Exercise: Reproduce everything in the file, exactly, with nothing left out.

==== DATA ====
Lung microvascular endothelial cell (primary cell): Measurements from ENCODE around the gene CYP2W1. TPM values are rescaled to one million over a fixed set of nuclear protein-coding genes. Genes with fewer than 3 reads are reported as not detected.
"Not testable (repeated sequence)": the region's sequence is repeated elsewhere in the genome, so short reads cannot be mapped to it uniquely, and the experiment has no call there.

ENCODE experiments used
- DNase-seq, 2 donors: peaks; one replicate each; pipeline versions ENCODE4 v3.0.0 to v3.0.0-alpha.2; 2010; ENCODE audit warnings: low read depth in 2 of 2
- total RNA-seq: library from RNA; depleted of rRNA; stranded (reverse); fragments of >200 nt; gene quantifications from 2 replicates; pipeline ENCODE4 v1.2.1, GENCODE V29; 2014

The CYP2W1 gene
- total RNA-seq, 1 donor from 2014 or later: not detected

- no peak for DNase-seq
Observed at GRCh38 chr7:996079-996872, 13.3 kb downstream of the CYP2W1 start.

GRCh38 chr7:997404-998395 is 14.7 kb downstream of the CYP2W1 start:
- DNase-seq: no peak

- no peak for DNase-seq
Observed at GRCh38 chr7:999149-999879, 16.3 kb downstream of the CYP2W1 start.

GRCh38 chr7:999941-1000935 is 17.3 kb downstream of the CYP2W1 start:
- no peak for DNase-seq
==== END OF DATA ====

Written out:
Lung microvascular endothelial cell (primary cell): Measurements from ENCODE around the gene CYP2W1. TPM values are rescaled to one million over a fixed set of nuclear protein-coding genes. Genes with fewer than 3 reads are reported as not detected.
"Not testable (repeated sequence)": the region's sequence is repeated elsewhere in the genome, so short reads cannot be mapped to it uniquely, and the experiment has no call there.

ENCODE experiments used
- DNase-seq, 2 donors: peaks; one replicate each; pipeline versions ENCODE4 v3.0.0 to v3.0.0-alpha.2; 2010; ENCODE audit warnings: low read depth in 2 of 2
- total RNA-seq: library from RNA; depleted of rRNA; stranded (reverse); fragments of >200 nt; gene quantifications from 2 replicates; pipeline ENCODE4 v1.2.1, GENCODE V29; 2014

The CYP2W1 gene
- total RNA-seq, 1 donor from 2014 or later: not detected

- no peak for DNase-seq
Observed at GRCh38 chr7:996079-996872, 13.3 kb downstream of the CYP2W1 start.

GRCh38 chr7:997404-998395 is 14.7 kb downstream of the CYP2W1 start:
- DNase-seq: no peak

- no peak for DNase-seq
Observed at GRCh38 chr7:999149-999879, 16.3 kb downstream of the CYP2W1 start.

GRCh38 chr7:999941-1000935 is 17.3 kb downstream of the CYP2W1 start:
- no peak for DNase-seq